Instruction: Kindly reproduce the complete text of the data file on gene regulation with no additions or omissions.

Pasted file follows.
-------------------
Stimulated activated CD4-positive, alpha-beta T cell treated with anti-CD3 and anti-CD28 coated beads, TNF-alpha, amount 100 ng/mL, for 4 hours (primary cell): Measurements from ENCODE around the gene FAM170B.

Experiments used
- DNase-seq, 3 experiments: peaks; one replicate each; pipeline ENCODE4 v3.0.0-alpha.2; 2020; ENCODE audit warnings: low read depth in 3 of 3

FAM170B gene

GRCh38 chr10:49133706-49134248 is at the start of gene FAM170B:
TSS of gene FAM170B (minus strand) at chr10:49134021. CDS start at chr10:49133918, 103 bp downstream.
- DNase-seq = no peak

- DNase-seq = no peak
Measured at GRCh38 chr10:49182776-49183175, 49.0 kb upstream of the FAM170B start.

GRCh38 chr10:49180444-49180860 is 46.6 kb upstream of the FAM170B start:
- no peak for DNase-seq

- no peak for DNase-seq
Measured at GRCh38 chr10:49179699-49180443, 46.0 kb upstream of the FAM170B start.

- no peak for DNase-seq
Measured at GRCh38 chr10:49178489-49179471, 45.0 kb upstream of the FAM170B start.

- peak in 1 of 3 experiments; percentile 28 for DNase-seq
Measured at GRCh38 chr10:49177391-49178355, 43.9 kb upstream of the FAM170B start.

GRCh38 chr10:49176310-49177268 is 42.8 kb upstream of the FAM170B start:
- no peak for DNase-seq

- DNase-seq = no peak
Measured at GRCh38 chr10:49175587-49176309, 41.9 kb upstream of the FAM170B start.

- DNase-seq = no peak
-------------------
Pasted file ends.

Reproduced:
Stimulated activated CD4-positive, alpha-beta T cell treated with anti-CD3 and anti-CD28 coated beads, TNF-alpha, amount 100 ng/mL, for 4 hours (primary cell): Measurements from ENCODE around the gene FAM170B.

Experiments used
- DNase-seq, 3 experiments: peaks; one replicate each; pipeline ENCODE4 v3.0.0-alpha.2; 2020; ENCODE audit warnings: low read depth in 3 of 3

FAM170B gene

GRCh38 chr10:49133706-49134248 is at the start of gene FAM170B:
TSS of gene FAM170B (minus strand) at chr10:49134021. CDS start at chr10:49133918, 103 bp downstream.
- DNase-seq = no peak

- DNase-seq = no peak
Measured at GRCh38 chr10:49182776-49183175, 49.0 kb upstream of the FAM170B start.

GRCh38 chr10:49180444-49180860 is 46.6 kb upstream of the FAM170B start:
- no peak for DNase-seq

- no peak for DNase-seq
Measured at GRCh38 chr10:49179699-49180443, 46.0 kb upstream of the FAM170B start.

- no peak for DNase-seq
Measured at GRCh38 chr10:49178489-49179471, 45.0 kb upstream of the FAM170B start.

- peak in 1 of 3 experiments; percentile 28 for DNase-seq
Measured at GRCh38 chr10:49177391-49178355, 43.9 kb upstream of the FAM170B start.

GRCh38 chr10:49176310-49177268 is 42.8 kb upstream of the FAM170B start:
- no peak for DNase-seq

- DNase-seq = no peak
Measured at GRCh38 chr10:49175587-49176309, 41.9 kb upstream of the FAM170B start.

- DNase-seq = no peak